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[53] man, for whose fastidious nature the daily intercourse of Court Street had been far too rough and harassing, entered with a sort of enthusiastic delight upon the duties of a regimental adjutant,—perhaps the most wearing and vexatious functions which the army has to offer, and such as seem to demand all the energy of youth and all the equanimity of health.

His first letters from camp were very ardent. The details of camp life, the noise and routine of military affairs, which before had appeared either absurd or tedious, now excited and interested him very much. The desire, as he expressed it, ‘to strike a blow for the old flag we were all born under,’ seemed to make him forget all annoyances; and he worked there, and through his whole military life, as he perhaps had never worked before. And though it ended in disappointment, both for the regiment and for himself, yet his duty was done with his accustomed thoroughness, as his letters show.

Fort Albany, Va., August 19, 1861.

Here we are at last, within four miles of the Rebels. We received sudden orders yesterday morning, at our camp at Meridian Hill, to strike our camp, and march with our whole baggage and equipage across the famous Long Bridge to this height by three o'clock, which was morally impossible; but we got here by five o'clock, with a mile of regimental wagons and ambulances bringing up the rear of our long line of men.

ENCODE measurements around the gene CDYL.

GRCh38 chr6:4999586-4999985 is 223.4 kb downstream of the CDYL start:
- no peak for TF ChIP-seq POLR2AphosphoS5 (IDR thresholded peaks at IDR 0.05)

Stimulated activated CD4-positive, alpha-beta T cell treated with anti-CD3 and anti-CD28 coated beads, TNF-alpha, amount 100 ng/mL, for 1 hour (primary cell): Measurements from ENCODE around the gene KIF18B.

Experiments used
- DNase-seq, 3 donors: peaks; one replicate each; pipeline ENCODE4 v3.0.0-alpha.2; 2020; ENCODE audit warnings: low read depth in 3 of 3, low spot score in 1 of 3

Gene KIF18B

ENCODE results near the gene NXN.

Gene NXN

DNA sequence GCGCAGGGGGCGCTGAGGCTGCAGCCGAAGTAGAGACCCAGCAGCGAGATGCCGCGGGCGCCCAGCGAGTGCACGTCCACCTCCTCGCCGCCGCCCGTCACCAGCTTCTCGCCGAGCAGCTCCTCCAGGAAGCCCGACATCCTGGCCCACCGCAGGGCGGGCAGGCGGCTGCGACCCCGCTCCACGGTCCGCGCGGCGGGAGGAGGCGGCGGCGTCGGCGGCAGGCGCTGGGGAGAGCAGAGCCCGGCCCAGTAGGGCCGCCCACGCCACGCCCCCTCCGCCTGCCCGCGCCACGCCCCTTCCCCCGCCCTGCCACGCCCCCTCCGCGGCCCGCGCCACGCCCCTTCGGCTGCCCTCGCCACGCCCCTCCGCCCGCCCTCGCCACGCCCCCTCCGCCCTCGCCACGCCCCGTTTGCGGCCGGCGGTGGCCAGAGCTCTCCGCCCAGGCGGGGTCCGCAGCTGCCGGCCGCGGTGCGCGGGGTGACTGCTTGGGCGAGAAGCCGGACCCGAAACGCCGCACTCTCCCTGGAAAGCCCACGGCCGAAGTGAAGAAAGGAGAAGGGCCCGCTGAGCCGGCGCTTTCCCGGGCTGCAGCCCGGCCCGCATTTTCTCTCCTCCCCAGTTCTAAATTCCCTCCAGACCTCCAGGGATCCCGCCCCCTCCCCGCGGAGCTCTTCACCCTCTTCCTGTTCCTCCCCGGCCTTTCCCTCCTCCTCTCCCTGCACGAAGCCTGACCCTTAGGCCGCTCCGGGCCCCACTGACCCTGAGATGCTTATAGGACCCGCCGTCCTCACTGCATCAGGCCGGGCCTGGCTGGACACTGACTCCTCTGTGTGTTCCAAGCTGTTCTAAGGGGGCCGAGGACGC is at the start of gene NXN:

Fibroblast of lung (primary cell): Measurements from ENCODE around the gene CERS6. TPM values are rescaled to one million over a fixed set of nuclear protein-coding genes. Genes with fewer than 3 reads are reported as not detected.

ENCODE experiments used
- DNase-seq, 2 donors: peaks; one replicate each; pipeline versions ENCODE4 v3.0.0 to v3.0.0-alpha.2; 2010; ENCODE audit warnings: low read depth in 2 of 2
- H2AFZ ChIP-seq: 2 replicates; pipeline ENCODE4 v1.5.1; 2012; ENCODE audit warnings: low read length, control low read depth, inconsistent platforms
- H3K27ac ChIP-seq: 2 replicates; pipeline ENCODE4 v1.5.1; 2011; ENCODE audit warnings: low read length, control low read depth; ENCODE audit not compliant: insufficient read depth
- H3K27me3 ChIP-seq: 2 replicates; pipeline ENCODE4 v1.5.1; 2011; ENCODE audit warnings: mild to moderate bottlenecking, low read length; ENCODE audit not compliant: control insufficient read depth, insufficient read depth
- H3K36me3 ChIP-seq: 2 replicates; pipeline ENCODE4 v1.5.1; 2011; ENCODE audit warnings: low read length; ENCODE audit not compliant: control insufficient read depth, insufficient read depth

The regiment really made a fine appearance going through Washington, and did honor to old Essex.

We have been half drowned with rain ever since leaving home; and this last experience of last night makes the climax of everything disgusting you can conceive of, to those brought up as white men and Christians. The mud is so loathsome and universal, that the men are “down” at last, and look sober to-day. These Essex men are splendid fellows for soldiers,— tough, cheerful, and persevering. They have seen nothing but the roughest side of soldiers' life ever since coming South, and yet the regiment is in a state of perfect subordination and good feeling. In striking our camp yesterday, all our tents but one fell at the tap of the drum,— pretty well for raw troops. I have to detail a strong guard every day to protect the mansion (in our immediate neighborhood) of a malignant Secessionist, which would be burnt in five minutes after removal of the

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